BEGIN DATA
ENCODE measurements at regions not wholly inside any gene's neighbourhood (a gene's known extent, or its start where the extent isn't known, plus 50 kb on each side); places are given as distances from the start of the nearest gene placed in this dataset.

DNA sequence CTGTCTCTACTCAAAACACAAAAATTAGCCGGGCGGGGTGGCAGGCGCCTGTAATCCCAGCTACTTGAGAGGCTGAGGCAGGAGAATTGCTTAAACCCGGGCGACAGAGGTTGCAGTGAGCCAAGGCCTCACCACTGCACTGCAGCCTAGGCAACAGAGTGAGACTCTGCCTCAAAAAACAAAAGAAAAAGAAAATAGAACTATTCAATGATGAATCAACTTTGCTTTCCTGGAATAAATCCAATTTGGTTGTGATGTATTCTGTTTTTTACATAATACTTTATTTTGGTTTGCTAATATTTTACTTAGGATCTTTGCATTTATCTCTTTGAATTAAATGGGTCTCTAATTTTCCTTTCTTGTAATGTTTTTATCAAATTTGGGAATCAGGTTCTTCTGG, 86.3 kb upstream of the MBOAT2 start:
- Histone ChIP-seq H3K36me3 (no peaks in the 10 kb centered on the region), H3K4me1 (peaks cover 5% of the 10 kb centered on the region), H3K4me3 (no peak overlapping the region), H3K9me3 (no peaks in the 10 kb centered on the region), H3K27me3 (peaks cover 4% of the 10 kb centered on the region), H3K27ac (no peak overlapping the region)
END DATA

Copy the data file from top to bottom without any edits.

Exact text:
ENCODE measurements at regions not wholly inside any gene's neighbourhood (a gene's known extent, or its start where the extent isn't known, plus 50 kb on each side); places are given as distances from the start of the nearest gene placed in this dataset.

DNA sequence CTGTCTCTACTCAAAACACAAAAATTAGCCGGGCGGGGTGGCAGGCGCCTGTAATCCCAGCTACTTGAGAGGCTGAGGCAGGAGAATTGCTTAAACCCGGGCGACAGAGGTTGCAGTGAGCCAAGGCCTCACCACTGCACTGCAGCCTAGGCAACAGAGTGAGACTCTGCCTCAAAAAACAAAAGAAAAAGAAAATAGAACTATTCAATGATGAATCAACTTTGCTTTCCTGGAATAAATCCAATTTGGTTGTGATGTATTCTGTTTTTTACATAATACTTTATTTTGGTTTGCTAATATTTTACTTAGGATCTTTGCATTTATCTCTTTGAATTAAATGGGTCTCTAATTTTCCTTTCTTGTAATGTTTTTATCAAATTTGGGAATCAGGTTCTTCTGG, 86.3 kb upstream of the MBOAT2 start:
- Histone ChIP-seq H3K36me3 (no peaks in the 10 kb centered on the region), H3K4me1 (peaks cover 5% of the 10 kb centered on the region), H3K4me3 (no peak overlapping the region), H3K9me3 (no peaks in the 10 kb centered on the region), H3K27me3 (peaks cover 4% of the 10 kb centered on the region), H3K27ac (no peak overlapping the region)